Think tank: Desalination attracts more attention

04 January 2013 11:23  [Source: ICB]

It is not so much that the world is short of potable water, it is the fact shortages are expected in areas of rapid population growth. Supplies in the developed world are under pressure, with 60% of medium to large European cities consuming groundwater at a rate faster than it can be replenished. In some rapidly developing regions the water supply situation is becoming critical.

Currently the 7bn people on Earth are "appropriating" 54% of all accessible fresh water, according to the United Nations. Withdrawal is expected to rise by 50% in developing countries by 2025 and by 18% in developed countries. Generally, agriculture and industry take most water, with municipal use sometimes restricted to preserve food production.


 Access to clean water is a challenge

Copyright: RexFeatures

"By 2025, 1,800m people will be living in countries or regions with absolute water scarcity, and two-thirds of the world population could be under stress conditions," the UN says. So providing more water by desalination becomes vitally important, particularly as energy prices change and osmosis and other desalination technologies are optimised.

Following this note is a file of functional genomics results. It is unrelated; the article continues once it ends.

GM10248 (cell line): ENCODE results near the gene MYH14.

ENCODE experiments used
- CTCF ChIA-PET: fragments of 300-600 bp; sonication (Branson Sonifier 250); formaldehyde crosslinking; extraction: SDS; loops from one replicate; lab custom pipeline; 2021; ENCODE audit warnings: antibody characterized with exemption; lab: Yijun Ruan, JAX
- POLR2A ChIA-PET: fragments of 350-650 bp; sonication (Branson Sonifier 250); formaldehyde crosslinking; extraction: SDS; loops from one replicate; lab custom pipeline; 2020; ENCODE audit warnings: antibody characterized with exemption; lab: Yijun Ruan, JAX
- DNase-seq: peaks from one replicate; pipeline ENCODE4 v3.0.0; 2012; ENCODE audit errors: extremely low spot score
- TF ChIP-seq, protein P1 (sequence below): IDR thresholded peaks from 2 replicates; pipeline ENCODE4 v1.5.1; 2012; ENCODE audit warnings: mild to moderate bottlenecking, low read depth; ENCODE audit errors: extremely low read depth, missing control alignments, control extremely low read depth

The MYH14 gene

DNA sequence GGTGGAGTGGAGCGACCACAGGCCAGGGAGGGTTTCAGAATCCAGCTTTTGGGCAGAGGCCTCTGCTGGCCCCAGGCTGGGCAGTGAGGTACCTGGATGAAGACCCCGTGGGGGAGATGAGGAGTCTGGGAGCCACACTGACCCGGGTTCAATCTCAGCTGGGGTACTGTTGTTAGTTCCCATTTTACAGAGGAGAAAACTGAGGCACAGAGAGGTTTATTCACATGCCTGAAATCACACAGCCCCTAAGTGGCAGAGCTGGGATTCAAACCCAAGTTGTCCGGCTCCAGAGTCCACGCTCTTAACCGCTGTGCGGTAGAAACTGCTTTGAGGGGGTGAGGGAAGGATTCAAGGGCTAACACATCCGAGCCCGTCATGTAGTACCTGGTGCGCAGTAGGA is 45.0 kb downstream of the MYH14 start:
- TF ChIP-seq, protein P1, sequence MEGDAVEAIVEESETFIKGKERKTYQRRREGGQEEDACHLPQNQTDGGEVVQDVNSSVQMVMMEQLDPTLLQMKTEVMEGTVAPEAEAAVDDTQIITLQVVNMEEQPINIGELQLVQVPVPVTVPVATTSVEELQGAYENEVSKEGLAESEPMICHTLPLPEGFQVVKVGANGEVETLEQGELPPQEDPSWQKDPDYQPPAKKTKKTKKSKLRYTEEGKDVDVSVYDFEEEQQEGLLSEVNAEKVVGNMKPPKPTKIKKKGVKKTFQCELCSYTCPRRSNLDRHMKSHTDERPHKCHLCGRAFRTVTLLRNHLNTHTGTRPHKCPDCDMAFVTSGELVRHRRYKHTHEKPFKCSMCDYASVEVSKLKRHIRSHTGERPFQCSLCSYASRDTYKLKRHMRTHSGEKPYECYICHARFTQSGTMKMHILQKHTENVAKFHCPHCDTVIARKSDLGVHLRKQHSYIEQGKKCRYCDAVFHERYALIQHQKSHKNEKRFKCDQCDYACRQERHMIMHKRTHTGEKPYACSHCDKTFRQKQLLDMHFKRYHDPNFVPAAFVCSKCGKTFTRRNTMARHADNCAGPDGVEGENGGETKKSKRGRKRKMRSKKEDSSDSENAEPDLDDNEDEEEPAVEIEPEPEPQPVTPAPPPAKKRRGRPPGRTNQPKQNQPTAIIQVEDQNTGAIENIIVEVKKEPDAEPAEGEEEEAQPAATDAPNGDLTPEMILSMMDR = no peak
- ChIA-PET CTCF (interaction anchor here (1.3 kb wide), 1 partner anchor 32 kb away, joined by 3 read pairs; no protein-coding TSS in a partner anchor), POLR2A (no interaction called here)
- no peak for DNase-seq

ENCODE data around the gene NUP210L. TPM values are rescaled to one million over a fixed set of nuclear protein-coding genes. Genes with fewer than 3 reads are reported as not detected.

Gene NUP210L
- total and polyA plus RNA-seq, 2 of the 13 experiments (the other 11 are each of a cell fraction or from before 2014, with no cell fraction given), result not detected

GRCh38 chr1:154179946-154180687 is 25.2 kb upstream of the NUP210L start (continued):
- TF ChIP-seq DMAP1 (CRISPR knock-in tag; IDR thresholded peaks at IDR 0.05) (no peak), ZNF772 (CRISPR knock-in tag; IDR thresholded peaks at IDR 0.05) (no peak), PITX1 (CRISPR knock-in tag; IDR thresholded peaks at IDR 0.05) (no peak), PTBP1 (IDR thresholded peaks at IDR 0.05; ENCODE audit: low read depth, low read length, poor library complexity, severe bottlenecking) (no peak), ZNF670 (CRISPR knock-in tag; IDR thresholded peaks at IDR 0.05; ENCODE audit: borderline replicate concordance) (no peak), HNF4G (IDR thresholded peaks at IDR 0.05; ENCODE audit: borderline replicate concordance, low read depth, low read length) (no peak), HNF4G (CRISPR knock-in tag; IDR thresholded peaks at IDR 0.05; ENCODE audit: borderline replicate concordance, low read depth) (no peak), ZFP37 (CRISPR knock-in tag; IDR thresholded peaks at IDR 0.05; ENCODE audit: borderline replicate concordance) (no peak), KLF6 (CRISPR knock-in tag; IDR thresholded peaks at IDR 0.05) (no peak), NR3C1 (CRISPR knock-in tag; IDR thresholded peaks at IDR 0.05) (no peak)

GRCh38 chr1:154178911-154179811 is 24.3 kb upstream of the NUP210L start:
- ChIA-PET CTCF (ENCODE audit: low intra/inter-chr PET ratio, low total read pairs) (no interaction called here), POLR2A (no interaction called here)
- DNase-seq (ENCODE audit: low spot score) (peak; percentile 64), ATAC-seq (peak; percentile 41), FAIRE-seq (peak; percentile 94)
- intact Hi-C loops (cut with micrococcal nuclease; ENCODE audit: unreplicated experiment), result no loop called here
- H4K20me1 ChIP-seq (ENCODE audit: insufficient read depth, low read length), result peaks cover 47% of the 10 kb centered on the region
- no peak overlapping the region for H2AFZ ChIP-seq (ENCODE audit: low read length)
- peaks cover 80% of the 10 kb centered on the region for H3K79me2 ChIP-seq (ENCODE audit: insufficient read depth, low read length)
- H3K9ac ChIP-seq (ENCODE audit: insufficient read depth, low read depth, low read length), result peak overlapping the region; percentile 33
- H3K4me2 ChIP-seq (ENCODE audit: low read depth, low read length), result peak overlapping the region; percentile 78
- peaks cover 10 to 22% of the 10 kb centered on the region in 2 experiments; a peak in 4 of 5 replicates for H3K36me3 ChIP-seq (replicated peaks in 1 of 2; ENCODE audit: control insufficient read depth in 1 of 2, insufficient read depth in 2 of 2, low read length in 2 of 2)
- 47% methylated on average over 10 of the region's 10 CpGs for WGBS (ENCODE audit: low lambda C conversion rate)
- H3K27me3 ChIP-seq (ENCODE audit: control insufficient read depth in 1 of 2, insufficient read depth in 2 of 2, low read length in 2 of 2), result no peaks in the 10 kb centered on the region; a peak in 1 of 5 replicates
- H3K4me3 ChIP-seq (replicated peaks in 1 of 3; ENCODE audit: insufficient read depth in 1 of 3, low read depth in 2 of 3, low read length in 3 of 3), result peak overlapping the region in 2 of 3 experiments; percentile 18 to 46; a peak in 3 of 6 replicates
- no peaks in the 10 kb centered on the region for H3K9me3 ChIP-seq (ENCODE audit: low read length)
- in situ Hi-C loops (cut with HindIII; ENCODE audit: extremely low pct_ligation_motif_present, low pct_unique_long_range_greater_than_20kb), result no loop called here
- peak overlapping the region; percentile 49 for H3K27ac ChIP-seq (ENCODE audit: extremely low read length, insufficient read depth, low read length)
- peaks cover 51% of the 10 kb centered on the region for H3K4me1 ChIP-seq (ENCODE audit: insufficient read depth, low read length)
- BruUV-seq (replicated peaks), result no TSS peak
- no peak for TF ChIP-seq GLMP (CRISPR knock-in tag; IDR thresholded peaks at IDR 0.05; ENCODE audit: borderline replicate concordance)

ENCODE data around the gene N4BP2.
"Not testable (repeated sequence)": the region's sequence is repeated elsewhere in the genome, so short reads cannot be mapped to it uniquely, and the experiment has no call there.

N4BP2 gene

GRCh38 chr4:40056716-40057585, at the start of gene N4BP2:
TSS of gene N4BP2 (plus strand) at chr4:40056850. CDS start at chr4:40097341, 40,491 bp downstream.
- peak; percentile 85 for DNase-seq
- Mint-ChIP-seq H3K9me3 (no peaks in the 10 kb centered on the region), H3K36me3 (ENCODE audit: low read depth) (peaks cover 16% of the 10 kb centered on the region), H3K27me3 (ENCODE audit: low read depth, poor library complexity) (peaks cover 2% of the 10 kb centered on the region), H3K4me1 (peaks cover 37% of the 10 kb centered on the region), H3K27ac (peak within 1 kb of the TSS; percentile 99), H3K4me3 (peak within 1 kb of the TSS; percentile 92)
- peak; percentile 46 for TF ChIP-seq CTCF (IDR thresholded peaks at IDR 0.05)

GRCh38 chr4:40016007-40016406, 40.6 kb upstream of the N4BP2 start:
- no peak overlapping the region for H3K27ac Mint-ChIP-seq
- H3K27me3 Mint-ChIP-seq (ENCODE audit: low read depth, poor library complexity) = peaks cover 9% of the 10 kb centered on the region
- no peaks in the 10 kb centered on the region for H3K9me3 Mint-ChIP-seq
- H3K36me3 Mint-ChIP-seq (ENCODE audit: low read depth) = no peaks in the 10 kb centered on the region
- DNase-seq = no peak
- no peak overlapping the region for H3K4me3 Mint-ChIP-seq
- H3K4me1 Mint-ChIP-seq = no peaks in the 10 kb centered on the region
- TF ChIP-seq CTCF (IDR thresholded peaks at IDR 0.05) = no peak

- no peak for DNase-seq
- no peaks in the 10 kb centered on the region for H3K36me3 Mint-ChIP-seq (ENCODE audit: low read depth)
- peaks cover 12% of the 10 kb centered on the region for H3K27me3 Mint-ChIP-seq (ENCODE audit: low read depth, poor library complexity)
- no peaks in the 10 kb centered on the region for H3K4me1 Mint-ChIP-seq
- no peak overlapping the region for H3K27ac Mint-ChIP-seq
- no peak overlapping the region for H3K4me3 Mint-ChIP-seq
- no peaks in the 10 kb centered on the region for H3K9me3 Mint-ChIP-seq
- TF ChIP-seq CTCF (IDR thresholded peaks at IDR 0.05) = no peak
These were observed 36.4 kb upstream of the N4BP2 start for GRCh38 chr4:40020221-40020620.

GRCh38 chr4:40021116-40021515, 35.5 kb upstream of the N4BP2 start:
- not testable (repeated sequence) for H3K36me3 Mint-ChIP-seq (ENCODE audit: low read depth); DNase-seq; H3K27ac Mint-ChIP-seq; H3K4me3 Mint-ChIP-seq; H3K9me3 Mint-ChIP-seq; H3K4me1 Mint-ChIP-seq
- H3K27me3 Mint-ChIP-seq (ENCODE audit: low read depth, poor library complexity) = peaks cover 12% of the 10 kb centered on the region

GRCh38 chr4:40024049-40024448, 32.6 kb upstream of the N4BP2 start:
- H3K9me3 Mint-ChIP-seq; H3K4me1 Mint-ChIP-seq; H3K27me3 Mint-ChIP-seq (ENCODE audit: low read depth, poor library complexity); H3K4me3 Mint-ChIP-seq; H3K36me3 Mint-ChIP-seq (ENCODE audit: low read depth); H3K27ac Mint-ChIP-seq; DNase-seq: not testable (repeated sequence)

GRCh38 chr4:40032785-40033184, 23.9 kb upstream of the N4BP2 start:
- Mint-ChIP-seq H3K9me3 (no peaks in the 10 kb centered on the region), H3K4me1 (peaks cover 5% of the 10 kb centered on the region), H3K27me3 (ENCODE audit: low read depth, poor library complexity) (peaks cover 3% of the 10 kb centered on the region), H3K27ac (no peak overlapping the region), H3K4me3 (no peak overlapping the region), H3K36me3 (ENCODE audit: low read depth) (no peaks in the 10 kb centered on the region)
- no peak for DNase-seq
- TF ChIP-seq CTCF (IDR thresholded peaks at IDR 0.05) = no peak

Some exotic new desalination processes are attracting attention alongside more traditional desalination techniques such as "multiple effect distillation" (MED), "multistage flash" (MSF) and "sea water reverse osmosis" (SWRO), say consultants ChemSystems. The new processes are designed to reduce capital and operating costs and include electrodialysis and solvent-based desalination (or "forward osmosis").

"Municipalities and industrial customers alike now must often weigh the costs and benefits of desalination for obtaining water from non-ideal sources, such as seawater or saline aquifers," ChemSystems says. It is proposing a new study looking at desalination technologies and their relative performance.

The increased interest in desalination has been driven by changed industrial as well as expanded municipal demand. New refinery and petrochemical facilities in some locations need water to be transported to the site having been constructed closer to energy rather than water.

And in parts of the world where refining and chemicals growth has been strong, such as the Middle East, future water supply to industry has become a critical issue - and one with some unusual consequences. The demand for more clean water has put stress on other natural resources in the Middle East. Here a growing population is placing increasing demands on gas for electricity generation and water desalination.

By: Nigel Davis
+44 20 8652 3214

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